Logistic Model for HL purely a Birth Model
TOD analyst Khebab reminds us that:
There are two contexts for the use of a Hubbert/Logistic curve:I responded to his comment:
1. logistic demographic modeling as initially proposed by Pierre François Verhulst.
2. curve fitting as Hubbert did.
WHT's arguments are dealing with the first context whereas you are putting yourself in the second context. The power of (1) is that you are trying to physically model the observed phenomenon using a differential equation. In the case of a logistic curve, the differential equation is modeling a birth-death process as explained by WHT
Khebab nailed it by placing it in the 2 contexts. As I said before, you cannot ascribe any physical meaning to the parameters if it is simply a curve-fitting exercise. And in the other context, we just can't make any sense of the model in terms of oil production.So now we have a logical proof that the Logistic model has absolutely nothing to do with "deaths" of oil wells or oil regions. I know this won't prevent TOD commenters from continuing to use improper analogies to "explain" what the Logistic (and HL) means but we have to draw a line in the sand.
Let me present another perplexing situation. If we actually consider the full birth-death model:
dP/dt = (B0-B1*P-D0-D1*P)*P = (B0-D0)*P - (B1+D1)*P2
you notice that in terms of birth and death, this gives us asymptotic P as the current carrying capacity. The equivalence between carrying capacity and URR makes absolutely no sense if we keep the death terms in the equation. Remember that deaths essentially knock out entities from the current population and the number of entities that have actually existed over all time would be infinite! But we know that URR << infinity.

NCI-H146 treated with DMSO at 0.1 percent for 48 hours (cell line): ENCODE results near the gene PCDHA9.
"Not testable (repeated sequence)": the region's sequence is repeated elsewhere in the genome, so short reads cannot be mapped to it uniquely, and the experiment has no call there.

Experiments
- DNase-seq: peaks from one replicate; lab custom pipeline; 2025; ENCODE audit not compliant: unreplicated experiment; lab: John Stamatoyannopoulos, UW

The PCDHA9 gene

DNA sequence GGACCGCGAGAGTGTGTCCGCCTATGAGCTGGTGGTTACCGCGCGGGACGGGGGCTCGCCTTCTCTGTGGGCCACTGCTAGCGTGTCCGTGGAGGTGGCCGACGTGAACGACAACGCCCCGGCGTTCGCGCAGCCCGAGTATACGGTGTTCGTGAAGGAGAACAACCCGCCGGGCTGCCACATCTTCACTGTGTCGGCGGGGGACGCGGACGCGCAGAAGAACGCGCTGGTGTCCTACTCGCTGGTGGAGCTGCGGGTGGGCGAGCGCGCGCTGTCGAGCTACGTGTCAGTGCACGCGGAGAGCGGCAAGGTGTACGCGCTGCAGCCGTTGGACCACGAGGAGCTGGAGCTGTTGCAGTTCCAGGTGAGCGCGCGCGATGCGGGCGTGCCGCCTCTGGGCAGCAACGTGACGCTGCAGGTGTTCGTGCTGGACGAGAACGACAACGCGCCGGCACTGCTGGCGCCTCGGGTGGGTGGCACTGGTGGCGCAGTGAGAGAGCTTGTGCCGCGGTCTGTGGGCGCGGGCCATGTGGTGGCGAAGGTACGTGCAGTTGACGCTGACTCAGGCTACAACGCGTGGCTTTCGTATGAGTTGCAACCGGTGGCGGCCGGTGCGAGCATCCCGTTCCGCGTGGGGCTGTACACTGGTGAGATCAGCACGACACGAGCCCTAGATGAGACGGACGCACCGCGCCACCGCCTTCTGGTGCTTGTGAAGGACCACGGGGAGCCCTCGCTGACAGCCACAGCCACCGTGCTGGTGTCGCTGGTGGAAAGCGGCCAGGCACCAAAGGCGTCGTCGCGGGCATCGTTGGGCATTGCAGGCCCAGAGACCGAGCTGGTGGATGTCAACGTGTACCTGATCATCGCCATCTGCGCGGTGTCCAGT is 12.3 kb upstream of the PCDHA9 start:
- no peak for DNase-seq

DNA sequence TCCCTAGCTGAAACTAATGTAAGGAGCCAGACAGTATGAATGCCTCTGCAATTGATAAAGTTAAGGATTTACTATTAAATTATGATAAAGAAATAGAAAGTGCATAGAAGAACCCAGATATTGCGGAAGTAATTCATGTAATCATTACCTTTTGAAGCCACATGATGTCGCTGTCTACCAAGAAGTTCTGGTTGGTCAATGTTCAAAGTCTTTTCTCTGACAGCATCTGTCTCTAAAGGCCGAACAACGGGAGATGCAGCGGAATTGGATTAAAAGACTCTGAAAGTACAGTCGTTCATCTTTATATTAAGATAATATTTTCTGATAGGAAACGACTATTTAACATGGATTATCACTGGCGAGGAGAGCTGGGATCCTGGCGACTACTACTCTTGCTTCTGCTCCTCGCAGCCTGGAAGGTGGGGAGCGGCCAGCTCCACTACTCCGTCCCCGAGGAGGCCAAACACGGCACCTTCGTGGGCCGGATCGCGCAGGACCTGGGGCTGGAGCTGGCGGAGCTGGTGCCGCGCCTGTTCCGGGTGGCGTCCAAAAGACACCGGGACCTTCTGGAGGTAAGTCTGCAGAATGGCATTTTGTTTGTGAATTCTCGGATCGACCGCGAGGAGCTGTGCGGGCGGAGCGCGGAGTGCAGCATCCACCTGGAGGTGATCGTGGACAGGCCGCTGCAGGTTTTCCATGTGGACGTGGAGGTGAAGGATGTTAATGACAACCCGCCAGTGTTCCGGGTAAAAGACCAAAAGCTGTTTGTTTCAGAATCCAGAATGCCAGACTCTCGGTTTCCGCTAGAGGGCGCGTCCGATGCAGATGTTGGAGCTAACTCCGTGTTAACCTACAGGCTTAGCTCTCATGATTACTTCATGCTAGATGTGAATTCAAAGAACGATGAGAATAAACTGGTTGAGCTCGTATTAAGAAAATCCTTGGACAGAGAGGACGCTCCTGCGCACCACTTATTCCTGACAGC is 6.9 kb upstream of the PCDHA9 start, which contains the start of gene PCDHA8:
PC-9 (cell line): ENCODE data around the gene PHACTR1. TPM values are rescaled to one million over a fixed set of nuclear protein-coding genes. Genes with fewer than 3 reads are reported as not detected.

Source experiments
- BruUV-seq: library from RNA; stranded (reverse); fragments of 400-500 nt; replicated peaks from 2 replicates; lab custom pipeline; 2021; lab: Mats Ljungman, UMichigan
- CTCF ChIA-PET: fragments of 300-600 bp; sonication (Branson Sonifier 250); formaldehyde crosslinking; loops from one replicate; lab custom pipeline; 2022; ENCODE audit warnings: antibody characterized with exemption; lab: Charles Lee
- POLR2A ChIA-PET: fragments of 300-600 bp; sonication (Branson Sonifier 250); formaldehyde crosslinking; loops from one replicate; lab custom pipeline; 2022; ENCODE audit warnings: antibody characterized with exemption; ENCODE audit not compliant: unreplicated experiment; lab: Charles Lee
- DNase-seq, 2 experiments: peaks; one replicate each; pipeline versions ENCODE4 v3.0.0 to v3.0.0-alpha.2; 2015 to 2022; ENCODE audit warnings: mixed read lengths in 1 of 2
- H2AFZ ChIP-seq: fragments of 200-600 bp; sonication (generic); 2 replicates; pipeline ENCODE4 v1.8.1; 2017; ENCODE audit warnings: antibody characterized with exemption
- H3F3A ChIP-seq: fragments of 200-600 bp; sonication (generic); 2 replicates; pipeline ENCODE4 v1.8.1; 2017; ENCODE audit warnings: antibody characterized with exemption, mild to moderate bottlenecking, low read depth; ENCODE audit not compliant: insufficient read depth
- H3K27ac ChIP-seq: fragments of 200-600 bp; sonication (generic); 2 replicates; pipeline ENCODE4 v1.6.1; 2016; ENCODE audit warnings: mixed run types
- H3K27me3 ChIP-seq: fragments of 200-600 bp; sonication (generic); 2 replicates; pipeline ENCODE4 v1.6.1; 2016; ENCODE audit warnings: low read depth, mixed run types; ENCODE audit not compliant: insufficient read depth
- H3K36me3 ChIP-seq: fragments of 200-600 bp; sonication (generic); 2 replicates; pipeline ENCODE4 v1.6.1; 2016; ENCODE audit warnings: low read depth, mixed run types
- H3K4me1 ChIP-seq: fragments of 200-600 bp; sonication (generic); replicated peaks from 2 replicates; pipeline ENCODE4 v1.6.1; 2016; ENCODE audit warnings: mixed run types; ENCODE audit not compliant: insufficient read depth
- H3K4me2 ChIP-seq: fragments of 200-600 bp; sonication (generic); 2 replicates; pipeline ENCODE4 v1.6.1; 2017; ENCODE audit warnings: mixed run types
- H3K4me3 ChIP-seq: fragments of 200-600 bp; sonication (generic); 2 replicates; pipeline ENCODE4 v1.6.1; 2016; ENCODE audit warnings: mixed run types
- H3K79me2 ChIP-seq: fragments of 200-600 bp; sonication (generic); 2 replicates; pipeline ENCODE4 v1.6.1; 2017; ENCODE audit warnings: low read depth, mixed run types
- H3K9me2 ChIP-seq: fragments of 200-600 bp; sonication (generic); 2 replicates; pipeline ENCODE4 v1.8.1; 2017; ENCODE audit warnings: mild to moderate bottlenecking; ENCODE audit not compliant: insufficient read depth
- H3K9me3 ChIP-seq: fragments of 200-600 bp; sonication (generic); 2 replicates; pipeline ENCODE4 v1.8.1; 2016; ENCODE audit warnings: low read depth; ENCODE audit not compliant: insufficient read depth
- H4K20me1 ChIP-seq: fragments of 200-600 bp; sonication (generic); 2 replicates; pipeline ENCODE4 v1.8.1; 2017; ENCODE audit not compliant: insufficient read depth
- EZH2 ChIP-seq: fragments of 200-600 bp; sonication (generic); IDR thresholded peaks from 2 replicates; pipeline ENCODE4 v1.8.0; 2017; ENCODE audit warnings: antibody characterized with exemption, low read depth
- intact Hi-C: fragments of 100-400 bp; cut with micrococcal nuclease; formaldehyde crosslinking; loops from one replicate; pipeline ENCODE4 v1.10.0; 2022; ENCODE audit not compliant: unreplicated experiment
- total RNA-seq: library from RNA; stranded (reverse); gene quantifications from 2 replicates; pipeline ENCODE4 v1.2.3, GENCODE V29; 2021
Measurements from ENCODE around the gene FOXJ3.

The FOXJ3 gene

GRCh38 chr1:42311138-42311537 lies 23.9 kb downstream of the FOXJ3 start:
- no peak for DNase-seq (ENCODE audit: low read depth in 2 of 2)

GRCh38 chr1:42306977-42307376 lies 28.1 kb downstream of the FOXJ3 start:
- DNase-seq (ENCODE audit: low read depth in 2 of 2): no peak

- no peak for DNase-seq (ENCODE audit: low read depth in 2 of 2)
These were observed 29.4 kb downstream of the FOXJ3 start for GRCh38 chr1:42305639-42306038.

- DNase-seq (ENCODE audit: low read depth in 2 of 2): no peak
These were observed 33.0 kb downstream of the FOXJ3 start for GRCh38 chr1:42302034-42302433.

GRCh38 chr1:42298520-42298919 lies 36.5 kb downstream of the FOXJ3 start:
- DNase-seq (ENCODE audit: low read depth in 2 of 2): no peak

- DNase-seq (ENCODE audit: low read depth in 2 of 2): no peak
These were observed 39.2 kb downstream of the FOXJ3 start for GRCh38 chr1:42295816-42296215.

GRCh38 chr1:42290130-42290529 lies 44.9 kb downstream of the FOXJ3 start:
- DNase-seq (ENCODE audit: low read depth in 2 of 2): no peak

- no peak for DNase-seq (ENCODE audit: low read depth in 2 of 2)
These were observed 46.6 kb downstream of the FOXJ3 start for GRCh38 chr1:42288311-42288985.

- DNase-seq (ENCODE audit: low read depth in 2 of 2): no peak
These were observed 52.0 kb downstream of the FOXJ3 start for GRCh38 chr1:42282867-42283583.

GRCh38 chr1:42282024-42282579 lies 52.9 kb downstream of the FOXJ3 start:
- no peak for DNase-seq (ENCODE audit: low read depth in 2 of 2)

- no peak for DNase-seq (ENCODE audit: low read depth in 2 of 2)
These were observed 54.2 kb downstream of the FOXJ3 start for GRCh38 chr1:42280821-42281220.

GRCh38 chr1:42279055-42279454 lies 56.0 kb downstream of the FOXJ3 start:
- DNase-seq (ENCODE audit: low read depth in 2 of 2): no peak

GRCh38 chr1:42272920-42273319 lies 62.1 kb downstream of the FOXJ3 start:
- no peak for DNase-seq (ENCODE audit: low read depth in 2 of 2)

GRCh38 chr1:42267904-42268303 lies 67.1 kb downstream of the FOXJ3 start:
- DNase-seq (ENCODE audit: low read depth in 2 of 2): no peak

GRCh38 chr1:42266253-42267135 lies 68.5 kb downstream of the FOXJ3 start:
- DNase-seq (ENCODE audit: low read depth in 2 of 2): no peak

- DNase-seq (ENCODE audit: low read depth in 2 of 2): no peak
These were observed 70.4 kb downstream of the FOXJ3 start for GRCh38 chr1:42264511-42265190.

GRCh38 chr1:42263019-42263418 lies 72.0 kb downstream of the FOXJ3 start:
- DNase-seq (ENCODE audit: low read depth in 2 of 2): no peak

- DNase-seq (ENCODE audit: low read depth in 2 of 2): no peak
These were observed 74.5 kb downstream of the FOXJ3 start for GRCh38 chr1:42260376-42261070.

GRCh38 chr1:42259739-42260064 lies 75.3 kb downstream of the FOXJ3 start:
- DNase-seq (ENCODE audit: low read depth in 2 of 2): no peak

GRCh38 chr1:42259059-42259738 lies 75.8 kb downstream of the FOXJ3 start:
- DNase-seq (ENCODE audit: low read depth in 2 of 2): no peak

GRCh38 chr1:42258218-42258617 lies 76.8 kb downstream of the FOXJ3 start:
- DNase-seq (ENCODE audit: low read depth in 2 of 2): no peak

What this means for the oil analogy is that we would have to present the Birth/Death model as purely a Birth model. In other words, births don't give rise to deaths but they do add to the cumulative growth. Otherwise, we would significantly undercount the URR as deaths would invisibly remove "entities" from the cumulative count.
So the next time someone talks about oil fields dying and trying to relate that to Logistic/HL modeling, point them here.
As Khebab said, no problem if you use HL as simply a curve fitting exercise, but you cannot ascribe any further meaning to it.
As an obvious alternative to the HL in its only legitimate curve-fitting role, I recommended the First-Derivative Linearization (FDL):
If we want to go with something simple, then go with something simple. For instance, why the heck don't we just plot the first derivative of yearly production with respect to time and then plot that? Around the peak, this will turn into a straight line with negative slope and you should be able to discern the peak by where it goes through zero (i.e. the slope flips sign around the peak).
This is based purely on calculus and the Taylor series approximation that every quasi-symmetrically peaked curve has major terms like A-B*(t-t0)2 around the peak. Take the derivative of that curve and you get 2B*(t0-t) which you and I and everyone else can easily understand as a negatively sloped straight line which crosses the axis at peak.
I know that this completely obscures the subject of URR, but URR is not even important here, based on the same assumption of a quasi-symmetric peak. As much of the production will appear on one side of the peak as the other for a more-or-less symmetric curve, so just ignore the URR.
So I see it that we have two routes to take:
1) Go for the trivial analysis as above (therefore undermining HL, which has proven to be a perfect example of a concocted and contrived analysis)
2) Go for a real model of oil discovery and depletion
I'm all for (2) but if we really want to do (1) then let's really agree to finding the faults with HL.